2. Setts are mostly in woodland, near to open areas and often on a slope.

3. Badgers are relatives of the weasel.

Our World: The Road to a Healthier Earth

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I was at my book club a few months ago and they had a charity book sale. Amongst the books, I picked up The Road by Cormac McCarthy. I had watched the dystopian film some years ago and fancied reading the novel.

And I picked up Say Goodbye to the Cuckoo by Michael McCarthy.

It was only later I thought, oh, how strange, two books by two authors with the same surname. It was much later when I realised that the apocalyptic novel and the nature book had something else in common.

The Road, in my view, is a great novel.

Although if you suffer from depression or anxiety, then it’s best to avoid.

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It is grim.

But it is hauntingly beautiful at the same time.

It tells the story of a father and son who are trying to survive a post-apocalyptic world. There are blood-thirsty cannibals (some of the scenes made me squirm in horror), there are remnants of meat or drinks in scavanged tins or cans or long abandoned kitchen cupboards.

There is no nature.

All the trees are dead.

It isn’t clear what caused this miserable world, a nuclear incident is my imagined belief, judging by what is said.

But whatever happened, there is now no nature – nothing to grow, nothing, it seems, to hope for.

I had given Say Goodbye to the Cuckoo to Simon, but from what I gather, that too is about the threat to the natural world.

So maybe the surname isn’t the only thing thing these books together?

The environment isn’t a particularly ‘trendy’ issue but it’s an important one. It affects us all, our planet is our home and every time we mess about with Mother Nature, we increasingly make life more difficult, if not for ourselves, for the future generations.

Even if we don’t believe in climate change being affected by humans, the evidence is there that humans are cutting down rainforests, driving other animals to near extinction and destroying wildlife habitat. We are to blame for plastic pollution, air pollution, water pollution…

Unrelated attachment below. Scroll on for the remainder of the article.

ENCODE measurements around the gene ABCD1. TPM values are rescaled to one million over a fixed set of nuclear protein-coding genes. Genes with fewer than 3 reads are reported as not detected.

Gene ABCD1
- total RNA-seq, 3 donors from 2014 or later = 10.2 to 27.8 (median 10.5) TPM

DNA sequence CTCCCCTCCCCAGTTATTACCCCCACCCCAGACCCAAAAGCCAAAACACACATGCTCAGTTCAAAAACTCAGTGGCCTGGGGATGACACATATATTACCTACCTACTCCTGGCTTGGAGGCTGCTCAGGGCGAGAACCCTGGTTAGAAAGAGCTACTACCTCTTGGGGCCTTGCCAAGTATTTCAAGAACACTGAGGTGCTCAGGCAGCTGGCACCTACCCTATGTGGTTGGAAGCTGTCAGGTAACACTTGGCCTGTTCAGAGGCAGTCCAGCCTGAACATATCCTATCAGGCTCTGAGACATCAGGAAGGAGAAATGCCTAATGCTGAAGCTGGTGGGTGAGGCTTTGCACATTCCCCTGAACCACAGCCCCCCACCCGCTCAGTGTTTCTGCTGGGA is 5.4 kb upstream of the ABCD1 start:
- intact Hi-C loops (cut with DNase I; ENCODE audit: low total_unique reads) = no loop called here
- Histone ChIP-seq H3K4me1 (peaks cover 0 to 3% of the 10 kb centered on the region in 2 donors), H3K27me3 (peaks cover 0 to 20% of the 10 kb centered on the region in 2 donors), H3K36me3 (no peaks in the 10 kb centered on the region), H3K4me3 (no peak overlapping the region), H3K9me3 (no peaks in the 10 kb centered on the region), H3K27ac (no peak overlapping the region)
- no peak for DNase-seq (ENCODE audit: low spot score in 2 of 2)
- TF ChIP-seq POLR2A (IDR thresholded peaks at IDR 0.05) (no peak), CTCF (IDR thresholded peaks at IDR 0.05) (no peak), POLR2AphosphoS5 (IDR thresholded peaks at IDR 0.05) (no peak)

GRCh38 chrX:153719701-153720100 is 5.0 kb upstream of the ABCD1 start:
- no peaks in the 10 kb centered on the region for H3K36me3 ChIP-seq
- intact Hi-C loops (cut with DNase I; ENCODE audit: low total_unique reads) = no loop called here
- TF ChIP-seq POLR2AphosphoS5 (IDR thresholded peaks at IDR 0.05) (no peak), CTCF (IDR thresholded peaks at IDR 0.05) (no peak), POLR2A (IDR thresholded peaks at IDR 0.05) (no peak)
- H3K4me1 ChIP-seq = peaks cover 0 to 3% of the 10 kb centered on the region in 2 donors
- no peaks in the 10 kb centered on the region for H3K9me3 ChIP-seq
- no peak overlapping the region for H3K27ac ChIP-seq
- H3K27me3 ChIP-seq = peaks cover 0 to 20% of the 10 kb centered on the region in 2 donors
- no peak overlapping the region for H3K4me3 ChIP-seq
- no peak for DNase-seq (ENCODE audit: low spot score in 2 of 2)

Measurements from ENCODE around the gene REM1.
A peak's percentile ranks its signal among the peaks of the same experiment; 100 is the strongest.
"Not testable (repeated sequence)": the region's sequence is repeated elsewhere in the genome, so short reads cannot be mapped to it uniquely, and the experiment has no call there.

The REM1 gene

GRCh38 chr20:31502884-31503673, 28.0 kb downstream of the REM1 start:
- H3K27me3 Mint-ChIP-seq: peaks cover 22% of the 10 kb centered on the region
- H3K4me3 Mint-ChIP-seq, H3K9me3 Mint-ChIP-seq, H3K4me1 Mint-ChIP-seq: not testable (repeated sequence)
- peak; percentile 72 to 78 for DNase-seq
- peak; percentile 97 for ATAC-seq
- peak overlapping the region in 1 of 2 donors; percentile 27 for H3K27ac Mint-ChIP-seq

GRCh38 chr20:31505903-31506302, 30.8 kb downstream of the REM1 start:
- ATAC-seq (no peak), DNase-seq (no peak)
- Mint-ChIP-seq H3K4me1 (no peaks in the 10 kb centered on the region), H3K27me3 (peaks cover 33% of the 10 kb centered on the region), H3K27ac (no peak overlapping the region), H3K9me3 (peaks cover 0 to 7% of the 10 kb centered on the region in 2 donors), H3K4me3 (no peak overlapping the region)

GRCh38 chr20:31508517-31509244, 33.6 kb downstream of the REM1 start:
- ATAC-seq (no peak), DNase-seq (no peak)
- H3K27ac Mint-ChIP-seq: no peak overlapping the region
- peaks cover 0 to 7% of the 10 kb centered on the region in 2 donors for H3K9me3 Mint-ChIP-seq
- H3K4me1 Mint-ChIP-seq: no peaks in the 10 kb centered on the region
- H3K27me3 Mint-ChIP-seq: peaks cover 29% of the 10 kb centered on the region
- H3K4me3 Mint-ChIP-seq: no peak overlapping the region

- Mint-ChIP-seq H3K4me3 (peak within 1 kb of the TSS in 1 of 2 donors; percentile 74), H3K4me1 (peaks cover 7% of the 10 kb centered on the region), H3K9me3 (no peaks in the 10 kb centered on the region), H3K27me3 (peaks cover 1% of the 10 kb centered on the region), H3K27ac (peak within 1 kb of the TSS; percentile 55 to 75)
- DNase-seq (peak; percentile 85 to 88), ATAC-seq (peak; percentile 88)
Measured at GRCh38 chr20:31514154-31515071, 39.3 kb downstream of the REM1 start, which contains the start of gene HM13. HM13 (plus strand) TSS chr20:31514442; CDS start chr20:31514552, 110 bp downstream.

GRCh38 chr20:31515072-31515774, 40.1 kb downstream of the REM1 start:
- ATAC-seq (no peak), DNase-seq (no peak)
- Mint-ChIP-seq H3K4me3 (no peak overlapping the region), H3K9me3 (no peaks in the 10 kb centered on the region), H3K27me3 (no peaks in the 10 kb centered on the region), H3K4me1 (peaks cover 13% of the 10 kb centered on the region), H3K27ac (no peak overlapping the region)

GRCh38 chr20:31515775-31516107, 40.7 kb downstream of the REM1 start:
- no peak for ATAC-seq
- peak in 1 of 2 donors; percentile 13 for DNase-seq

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And I believe that all this vandalism of Planet Earth will impact on our health, mentally and physically.

Personally, I don’t feel as if I am doing enough for nature. I need to do more, much more, such as looking for palm oil ingredients, stop buying so many unnecessary items, stop driving so much, making my garden more wildlife friendly… The list goes on.

But politicians and big businesses are the ones who really could make a difference.

Oh, how I wish the powers-to-be in this world were wiser and thought more of the long-term, of nature, wellbeing and health, rather than worshipping at the altar of Profit.

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Our World: Being green in 2019

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How easy is it to be green? I think it’s about being organised and consuming less and being more aware of what we buy.

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I’m not a militant green who has forgone all unethical goods. I’m just me, who can only do a little at a time. Maybe it’s not enough. It probably isn’t. And maybe I’ll get judged for still doing this or that or the other.

But surely it’s better to do something, no matter how small?

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Every year I come up with new year resolutions, usually broken by the middle of the year. But what if this year, 2019, was different? What if that was the year in which I kept my environmental resolution?

So here goes, five green resolutions.

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1. Check for palm oil in ingredients. Making palm oil as commonplace as it is these days has unfortunately come at a high cost to the rainforests – and to animals such as orangutans who live there.

For more information: https://www.mirror.co.uk/news/uk-news/surprising-everyday-palm-oil-products-13588303

2. Cut down on plastic. This may mean buying fewer bottles of water and Irn-Bru. One thing I did this year was drink water from a cup at work, rather than getting plastic cups from the water machine. There is so much plastic in our seas that the less we use the better for the planet.

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3. Drive less. Get the bus, train or walk. Might do my waistline some good too!